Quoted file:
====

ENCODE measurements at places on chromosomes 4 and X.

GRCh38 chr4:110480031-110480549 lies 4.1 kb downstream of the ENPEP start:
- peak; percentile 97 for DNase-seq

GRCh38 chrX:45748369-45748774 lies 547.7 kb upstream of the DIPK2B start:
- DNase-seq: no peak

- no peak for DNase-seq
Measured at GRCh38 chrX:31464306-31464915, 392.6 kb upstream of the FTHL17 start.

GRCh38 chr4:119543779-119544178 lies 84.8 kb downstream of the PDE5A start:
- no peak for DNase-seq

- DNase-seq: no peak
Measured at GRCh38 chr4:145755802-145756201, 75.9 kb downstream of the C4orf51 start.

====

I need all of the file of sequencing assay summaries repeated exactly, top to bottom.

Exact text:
ENCODE measurements at places on chromosomes 4 and X.

GRCh38 chr4:110480031-110480549 lies 4.1 kb downstream of the ENPEP start:
- peak; percentile 97 for DNase-seq

GRCh38 chrX:45748369-45748774 lies 547.7 kb upstream of the DIPK2B start:
- DNase-seq: no peak

- no peak for DNase-seq
Measured at GRCh38 chrX:31464306-31464915, 392.6 kb upstream of the FTHL17 start.

GRCh38 chr4:119543779-119544178 lies 84.8 kb downstream of the PDE5A start:
- no peak for DNase-seq

- DNase-seq: no peak
Measured at GRCh38 chr4:145755802-145756201, 75.9 kb downstream of the C4orf51 start.